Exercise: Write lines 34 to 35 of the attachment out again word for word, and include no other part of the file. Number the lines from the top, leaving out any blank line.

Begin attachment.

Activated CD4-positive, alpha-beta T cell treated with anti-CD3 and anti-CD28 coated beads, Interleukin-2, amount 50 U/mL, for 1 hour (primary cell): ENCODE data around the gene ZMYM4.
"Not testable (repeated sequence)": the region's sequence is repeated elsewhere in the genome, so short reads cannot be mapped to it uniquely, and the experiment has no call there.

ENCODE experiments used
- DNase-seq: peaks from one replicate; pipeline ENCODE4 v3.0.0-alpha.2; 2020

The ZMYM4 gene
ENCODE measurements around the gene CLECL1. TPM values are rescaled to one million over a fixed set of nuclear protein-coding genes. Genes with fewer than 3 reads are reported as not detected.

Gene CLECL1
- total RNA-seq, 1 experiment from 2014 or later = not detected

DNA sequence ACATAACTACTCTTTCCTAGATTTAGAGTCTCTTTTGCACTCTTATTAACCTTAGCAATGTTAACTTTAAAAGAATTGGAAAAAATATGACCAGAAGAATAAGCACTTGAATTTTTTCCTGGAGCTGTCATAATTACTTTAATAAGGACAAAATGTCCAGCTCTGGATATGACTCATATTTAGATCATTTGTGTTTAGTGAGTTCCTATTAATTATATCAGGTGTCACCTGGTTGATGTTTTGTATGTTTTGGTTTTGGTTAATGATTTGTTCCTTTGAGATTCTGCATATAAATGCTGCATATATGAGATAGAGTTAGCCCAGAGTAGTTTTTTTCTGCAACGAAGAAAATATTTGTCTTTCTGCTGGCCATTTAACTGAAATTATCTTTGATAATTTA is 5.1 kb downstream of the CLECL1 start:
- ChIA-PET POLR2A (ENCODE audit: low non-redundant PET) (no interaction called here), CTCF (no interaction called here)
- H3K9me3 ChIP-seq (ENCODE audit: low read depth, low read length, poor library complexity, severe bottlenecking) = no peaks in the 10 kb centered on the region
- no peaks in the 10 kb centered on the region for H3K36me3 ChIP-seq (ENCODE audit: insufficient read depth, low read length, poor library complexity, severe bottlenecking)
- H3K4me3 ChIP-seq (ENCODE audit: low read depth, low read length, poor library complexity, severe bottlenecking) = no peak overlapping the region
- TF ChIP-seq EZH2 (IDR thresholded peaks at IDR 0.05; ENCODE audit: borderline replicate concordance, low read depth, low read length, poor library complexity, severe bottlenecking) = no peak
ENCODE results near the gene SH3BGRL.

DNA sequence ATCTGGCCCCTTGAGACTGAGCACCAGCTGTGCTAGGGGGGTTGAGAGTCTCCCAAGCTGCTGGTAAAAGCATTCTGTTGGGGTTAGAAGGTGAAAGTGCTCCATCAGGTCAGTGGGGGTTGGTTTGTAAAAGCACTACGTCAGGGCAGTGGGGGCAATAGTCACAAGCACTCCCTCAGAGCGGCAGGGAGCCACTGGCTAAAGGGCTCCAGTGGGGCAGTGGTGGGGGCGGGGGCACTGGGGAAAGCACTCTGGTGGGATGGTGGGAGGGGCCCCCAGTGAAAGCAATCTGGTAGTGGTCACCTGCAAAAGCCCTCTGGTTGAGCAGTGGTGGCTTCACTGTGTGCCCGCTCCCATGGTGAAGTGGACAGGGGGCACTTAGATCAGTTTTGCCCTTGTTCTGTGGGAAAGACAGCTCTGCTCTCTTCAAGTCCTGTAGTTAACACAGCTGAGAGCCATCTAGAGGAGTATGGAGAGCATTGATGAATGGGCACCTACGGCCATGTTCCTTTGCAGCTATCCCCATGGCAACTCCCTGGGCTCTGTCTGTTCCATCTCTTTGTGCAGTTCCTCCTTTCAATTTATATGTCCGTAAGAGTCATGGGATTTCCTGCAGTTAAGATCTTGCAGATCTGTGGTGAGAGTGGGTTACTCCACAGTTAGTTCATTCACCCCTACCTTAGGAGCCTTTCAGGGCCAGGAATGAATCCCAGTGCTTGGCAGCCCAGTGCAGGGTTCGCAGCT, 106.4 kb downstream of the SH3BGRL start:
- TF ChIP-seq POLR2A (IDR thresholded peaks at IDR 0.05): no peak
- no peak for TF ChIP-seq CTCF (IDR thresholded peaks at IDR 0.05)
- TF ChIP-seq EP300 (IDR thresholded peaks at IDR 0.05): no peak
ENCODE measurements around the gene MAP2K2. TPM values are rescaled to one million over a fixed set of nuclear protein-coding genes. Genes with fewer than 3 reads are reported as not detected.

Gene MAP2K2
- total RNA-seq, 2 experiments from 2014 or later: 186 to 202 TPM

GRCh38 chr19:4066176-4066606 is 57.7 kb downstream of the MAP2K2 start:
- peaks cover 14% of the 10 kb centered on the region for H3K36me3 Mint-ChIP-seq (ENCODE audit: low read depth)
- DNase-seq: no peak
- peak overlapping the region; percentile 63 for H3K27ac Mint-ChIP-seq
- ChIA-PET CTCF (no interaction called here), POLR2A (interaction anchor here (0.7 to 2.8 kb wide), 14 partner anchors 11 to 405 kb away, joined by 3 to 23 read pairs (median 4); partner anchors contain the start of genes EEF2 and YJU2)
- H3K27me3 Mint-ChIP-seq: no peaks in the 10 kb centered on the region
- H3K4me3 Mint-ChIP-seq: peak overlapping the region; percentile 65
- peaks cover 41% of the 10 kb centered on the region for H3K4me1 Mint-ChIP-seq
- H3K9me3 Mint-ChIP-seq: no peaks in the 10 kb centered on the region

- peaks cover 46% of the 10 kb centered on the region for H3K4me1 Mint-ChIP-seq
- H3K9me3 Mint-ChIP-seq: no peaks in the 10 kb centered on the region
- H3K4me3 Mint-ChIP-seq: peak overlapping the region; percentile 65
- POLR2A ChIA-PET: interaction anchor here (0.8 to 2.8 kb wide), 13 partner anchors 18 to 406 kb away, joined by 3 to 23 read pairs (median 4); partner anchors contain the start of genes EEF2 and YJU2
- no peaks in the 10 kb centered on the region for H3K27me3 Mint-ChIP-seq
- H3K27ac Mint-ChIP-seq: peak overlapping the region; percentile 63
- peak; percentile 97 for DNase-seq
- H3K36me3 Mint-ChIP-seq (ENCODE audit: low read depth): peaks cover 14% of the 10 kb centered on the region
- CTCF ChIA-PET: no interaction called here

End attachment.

- H3K4me3 Mint-ChIP-seq: peak overlapping the region; percentile 65
- POLR2A ChIA-PET: interaction anchor here (0.8 to 2.8 kb wide), 13 partner anchors 18 to 406 kb away, joined by 3 to 23 read pairs (median 4); partner anchors contain the start of genes EEF2 and YJU2